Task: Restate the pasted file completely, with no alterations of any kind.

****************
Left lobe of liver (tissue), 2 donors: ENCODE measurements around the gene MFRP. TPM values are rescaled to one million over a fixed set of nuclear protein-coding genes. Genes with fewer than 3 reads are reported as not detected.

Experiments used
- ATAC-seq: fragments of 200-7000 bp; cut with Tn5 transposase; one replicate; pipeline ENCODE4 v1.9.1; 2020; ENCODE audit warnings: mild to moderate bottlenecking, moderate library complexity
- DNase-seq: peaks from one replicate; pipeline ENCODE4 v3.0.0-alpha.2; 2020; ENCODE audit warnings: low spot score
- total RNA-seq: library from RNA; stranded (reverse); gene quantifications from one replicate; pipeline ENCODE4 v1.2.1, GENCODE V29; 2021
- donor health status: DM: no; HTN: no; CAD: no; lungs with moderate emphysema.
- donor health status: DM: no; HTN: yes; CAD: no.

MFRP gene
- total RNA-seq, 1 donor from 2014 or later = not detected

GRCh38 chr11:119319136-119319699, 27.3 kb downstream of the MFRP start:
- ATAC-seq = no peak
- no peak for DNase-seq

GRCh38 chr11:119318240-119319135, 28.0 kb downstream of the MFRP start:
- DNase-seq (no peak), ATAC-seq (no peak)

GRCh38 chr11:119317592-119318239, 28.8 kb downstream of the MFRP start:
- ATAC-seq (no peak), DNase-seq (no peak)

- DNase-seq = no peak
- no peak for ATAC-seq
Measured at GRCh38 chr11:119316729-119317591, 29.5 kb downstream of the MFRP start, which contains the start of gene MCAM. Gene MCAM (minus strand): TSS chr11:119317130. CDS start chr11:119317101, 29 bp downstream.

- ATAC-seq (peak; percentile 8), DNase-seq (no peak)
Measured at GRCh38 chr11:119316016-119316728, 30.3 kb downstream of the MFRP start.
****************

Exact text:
Left lobe of liver (tissue), 2 donors: ENCODE measurements around the gene MFRP. TPM values are rescaled to one million over a fixed set of nuclear protein-coding genes. Genes with fewer than 3 reads are reported as not detected.

Experiments used
- ATAC-seq: fragments of 200-7000 bp; cut with Tn5 transposase; one replicate; pipeline ENCODE4 v1.9.1; 2020; ENCODE audit warnings: mild to moderate bottlenecking, moderate library complexity
- DNase-seq: peaks from one replicate; pipeline ENCODE4 v3.0.0-alpha.2; 2020; ENCODE audit warnings: low spot score
- total RNA-seq: library from RNA; stranded (reverse); gene quantifications from one replicate; pipeline ENCODE4 v1.2.1, GENCODE V29; 2021
- donor health status: DM: no; HTN: no; CAD: no; lungs with moderate emphysema.
- donor health status: DM: no; HTN: yes; CAD: no.

MFRP gene
- total RNA-seq, 1 donor from 2014 or later = not detected

GRCh38 chr11:119319136-119319699, 27.3 kb downstream of the MFRP start:
- ATAC-seq = no peak
- no peak for DNase-seq

GRCh38 chr11:119318240-119319135, 28.0 kb downstream of the MFRP start:
- DNase-seq (no peak), ATAC-seq (no peak)

GRCh38 chr11:119317592-119318239, 28.8 kb downstream of the MFRP start:
- ATAC-seq (no peak), DNase-seq (no peak)

- DNase-seq = no peak
- no peak for ATAC-seq
Measured at GRCh38 chr11:119316729-119317591, 29.5 kb downstream of the MFRP start, which contains the start of gene MCAM. Gene MCAM (minus strand): TSS chr11:119317130. CDS start chr11:119317101, 29 bp downstream.

- ATAC-seq (peak; percentile 8), DNase-seq (no peak)
Measured at GRCh38 chr11:119316016-119316728, 30.3 kb downstream of the MFRP start.